Before the Industrial Revolution the concentration of Carbon Dioxide (CO2) in the atmosphere was 280 parts per million (ppm). The current level of CO2 is 387ppm and is rising fast. In the last 20 years alone CO2 concentrations have increased by 20ppm. The current scientific consensus is that CO2 levels need to stay at 350ppm to avoid a 2 degree increase in global temperatures.

Ms Clarke ends the article by saying: “one thing is for certain: the cars we drive – both now and especially in the future – are not little green monsters”.

Ms Clarke is clearly not qualified to write articles of this nature and the position that she attempts to present is factually inaccurate and irresponsible and the arguments used to support her position make no sense. 

I intend publishing this complaint letter on our Blog next week so if you have any comments please could you let me have them before then so that I can publish them along with the letter of complaint.

Olivia Andrews

Green Goal or Green Wash?

Brenda and I were invited to attend the FIFA World Cup Green Goal exhibition centre in the fan park at the Grande Parade in Cape Town last week. I went along feeling quite skeptical, as one tends to be when large multinationals start boasting about their eco-credentials.  

What I wanted to know was: was FIFA really implementing valuable sustainability programmes that would result in a reduction in carbon emissions and, would they continue after the World Cup had ended, or was this no more than a great big PR exercise?

I was particularly concerned after reading an article in the Engineering News which explained how three initiatives under the ‘Reducing the carbon footprint of major sporting events, FIFA 2010 and the Green Goal’ Project had been launched. The three initiatives were Greener Lighting to World Cup Host Cities, Green Passport and offsetting teams’ emissions. 

I became quite excited when I read that these initiatives received $10million between the Global Environment Facility (GEF), Unep and the Department for Environmental Affairs.

Although the three initiatives sounded great, on closer inspection I discovered that it only included twelve billboards being switched to solar power; 60 solar traffic lights and 78 streetlights upgraded to use solar power. It also included offsetting team player’s flights and the handing out of a “green passport” eco information leaflet to football fans. Pretty meagre when you look at the budget they received!

What is also interesting to note was that this year the FIFA family itself and the Local Organising Committee has not made any contributions or committed to offset their emissions. They did however do so at the previous World Cup.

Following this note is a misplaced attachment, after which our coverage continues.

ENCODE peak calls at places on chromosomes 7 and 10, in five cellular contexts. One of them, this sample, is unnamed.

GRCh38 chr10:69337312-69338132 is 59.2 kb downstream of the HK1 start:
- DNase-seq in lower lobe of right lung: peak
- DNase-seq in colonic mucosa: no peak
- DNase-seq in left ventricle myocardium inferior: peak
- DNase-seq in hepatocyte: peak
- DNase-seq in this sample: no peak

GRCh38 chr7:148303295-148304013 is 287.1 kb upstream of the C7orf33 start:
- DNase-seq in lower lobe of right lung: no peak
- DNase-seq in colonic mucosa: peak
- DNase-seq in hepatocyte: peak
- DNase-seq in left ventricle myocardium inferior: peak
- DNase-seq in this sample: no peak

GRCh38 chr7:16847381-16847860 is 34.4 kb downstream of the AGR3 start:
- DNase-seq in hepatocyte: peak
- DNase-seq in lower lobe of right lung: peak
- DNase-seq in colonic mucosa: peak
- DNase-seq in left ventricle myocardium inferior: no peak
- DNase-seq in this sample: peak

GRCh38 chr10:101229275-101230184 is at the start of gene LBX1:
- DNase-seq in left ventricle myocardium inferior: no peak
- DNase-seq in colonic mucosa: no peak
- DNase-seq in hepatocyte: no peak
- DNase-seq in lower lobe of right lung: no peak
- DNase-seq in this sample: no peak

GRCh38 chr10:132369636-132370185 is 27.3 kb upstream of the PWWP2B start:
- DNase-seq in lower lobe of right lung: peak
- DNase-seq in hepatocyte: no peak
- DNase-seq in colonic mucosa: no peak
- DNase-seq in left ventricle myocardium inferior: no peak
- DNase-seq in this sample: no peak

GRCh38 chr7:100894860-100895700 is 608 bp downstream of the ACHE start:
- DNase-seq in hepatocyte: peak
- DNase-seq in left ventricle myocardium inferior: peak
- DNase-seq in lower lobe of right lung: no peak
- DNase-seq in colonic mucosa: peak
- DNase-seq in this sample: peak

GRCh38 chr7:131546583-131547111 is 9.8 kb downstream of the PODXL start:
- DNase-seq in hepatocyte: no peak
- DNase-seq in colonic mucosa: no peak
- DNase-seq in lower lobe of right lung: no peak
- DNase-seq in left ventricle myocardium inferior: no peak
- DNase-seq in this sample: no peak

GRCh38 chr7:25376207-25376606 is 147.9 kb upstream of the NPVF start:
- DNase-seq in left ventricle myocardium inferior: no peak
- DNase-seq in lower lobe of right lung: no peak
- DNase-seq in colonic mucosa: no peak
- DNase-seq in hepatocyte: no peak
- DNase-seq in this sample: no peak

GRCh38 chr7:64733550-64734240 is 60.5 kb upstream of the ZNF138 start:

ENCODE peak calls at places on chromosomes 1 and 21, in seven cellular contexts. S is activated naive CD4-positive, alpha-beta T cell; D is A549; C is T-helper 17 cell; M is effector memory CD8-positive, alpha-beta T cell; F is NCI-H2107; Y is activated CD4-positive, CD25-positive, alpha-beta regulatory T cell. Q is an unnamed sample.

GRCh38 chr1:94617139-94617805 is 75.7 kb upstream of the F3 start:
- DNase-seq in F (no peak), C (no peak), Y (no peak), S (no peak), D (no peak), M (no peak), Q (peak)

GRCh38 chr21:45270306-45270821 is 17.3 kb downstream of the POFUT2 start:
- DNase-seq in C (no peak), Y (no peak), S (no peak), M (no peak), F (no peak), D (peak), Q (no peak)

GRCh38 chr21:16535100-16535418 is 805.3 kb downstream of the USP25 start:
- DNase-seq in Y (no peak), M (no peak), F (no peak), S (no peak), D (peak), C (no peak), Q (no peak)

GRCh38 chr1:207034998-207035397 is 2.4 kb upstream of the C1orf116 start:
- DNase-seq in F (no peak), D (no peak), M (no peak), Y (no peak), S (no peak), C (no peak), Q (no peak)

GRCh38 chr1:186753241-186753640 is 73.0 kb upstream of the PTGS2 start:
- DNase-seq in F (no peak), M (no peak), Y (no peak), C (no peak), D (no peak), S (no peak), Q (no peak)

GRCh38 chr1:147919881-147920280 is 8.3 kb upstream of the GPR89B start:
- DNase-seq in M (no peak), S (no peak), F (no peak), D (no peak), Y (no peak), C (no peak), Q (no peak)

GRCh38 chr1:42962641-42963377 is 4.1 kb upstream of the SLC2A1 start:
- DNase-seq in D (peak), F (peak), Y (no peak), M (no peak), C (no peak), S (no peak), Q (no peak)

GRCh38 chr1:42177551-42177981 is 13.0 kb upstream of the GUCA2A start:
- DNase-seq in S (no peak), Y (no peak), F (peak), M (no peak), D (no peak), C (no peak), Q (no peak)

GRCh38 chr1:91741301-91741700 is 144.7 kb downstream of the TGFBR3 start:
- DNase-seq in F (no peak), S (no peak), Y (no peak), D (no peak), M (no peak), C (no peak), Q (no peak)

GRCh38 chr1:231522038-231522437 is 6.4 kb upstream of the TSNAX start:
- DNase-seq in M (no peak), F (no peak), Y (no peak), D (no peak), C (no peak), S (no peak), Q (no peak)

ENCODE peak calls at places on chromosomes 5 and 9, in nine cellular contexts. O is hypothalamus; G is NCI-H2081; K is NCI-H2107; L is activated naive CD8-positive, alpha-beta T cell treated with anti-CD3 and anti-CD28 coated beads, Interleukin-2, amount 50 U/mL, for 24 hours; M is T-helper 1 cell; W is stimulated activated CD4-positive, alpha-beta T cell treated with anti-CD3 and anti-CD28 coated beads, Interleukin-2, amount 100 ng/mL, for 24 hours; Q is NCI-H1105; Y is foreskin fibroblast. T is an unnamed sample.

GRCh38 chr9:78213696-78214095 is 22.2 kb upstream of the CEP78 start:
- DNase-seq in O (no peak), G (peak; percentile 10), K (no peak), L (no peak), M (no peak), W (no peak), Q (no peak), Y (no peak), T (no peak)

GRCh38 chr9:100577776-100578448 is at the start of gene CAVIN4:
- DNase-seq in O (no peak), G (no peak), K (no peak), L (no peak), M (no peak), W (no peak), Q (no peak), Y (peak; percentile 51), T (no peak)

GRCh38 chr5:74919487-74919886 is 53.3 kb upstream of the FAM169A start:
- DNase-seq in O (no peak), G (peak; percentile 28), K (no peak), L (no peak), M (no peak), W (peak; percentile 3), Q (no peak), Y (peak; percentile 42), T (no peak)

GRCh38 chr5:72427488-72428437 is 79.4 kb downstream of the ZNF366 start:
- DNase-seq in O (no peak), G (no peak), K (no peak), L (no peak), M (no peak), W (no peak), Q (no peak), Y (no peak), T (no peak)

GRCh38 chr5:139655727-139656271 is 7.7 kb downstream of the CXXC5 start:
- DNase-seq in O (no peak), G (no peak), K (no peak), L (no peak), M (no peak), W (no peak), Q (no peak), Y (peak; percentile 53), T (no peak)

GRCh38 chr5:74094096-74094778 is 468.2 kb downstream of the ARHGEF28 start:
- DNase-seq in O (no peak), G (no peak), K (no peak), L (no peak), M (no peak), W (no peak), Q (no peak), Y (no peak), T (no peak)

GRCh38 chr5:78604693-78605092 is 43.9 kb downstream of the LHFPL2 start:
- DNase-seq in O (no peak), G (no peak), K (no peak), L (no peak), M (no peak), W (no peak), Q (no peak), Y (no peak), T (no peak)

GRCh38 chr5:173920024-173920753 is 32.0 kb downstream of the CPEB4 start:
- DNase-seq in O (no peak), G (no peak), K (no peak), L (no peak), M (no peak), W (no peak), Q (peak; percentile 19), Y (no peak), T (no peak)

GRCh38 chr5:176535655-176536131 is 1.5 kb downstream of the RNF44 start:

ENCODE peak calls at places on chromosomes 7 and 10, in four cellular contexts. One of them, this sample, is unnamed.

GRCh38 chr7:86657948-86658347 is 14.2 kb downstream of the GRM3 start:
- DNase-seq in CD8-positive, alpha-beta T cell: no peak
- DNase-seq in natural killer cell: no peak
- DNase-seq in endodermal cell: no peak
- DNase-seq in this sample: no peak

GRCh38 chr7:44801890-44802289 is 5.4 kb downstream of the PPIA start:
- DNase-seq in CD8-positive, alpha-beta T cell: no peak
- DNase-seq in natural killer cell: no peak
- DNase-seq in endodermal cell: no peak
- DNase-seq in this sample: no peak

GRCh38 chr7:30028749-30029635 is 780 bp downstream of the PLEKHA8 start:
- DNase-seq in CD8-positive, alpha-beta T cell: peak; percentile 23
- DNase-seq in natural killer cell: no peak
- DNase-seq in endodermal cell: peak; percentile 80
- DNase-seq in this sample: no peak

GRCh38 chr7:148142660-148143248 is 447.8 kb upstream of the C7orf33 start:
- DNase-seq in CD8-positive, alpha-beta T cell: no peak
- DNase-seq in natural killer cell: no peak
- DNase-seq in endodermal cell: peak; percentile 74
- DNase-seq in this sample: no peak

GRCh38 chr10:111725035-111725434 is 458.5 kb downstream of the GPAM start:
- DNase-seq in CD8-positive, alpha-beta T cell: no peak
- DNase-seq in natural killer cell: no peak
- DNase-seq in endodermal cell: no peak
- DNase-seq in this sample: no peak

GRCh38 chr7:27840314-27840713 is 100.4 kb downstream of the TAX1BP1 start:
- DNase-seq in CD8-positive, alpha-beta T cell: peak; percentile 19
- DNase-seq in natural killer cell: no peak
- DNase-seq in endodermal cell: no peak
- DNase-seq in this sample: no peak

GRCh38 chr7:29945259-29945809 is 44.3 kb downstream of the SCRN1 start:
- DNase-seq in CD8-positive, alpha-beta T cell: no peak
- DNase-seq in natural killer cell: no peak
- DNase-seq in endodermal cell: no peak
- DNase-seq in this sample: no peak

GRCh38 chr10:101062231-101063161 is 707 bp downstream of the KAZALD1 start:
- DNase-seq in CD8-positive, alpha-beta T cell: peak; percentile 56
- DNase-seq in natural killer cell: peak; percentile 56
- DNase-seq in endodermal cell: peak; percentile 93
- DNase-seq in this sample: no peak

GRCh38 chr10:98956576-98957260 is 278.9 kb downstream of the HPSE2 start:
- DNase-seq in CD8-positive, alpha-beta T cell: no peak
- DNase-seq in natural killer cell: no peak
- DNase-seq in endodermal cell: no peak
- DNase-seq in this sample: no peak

The 2010 World Cup is expected to generate 2,7 million tons of GHG – around eight times the footprint of the 2006 Germany World Cup.  Only 11 of the 32 participating teams have agreed to offset their emissions this year.

The carbon footprint of hosting the World Cup in Cape Town is around 180 000 tonnes of CO2. The determination of the carbon footprint of the event is an essential starting point and it seems that the City of Cape Town, with the Green Goal programme, has implemented some great programmes to reduce this footprint.

 A total of 41 projects have been identified across nine target areas:

  • Energy and climate change
  • Water
  • Integrated Waste Management
  • Transport, mobility and access
  • Landscaping and biodiversity
  • Green building and sustainable lifestyles
  • Responsible tourism
  • Green Goal communications
  • Monitoring, measurement and reporting

One excellent initiative which must be mentioned is the Cape Town Green Map. This interactive map, available on-line and in print, gives a comprehensive list of all things green in the city; green spaces, nature reserves, organic eateries, farmers’ markets, recycling drop-offs, sustainable living projects, eco products and other green choices useful to tourists and locals alike. Visit their website for more information: http://www.capetowngreenmap.co.za/ There are however concerns that once the World Cup is over there will no longer be funding for this excellent project.

Cape Town has also instituted a host of public transport options in and around the city – intercity busses, the first ever public transport from CT International airport, trains and park & ride facilities. However, whilst this is a great initiative it is discouraging that the majority of the transport in the city is only there for the World Cup and will not automatically continue. (The airport shuttle will continue but the inner city distribution services won’t.)

Recycling bins can be seen across the city centre allowing people to separate their wet and dry waste. The dry waste is sent to Athlone where it is sorted for reuse and recycling. Cape Town set a target for 20% of all waste from the World Cup to be recycled or reused. Project 90 has confirmed that this excellent recycling initiative will continue after the World Cup – and let’s hope that 20% will increase.

Another Cape Town initiative is promoting the drinking of tap water (Cape Town’s drinking water meets the highest international standards) and taps have been installed along the fan walk and at the fan fest. Although these will not remain in place after the World Cup they will be used when other events are planned in the city.  Videos promoting Cape Town’s safe tap water have been shown on the big screens at the Fan Fest throughout the tournament. 

Greenpoint stadium was fitted with water saving technologies and collects rain water on the roof . Spring water from table Mountain is being used to irrigate the green spaces around the stadium, which previously ran straight out to sea. This rain water and spring water will also be used to irrigate the nearby golf course instead of potable water.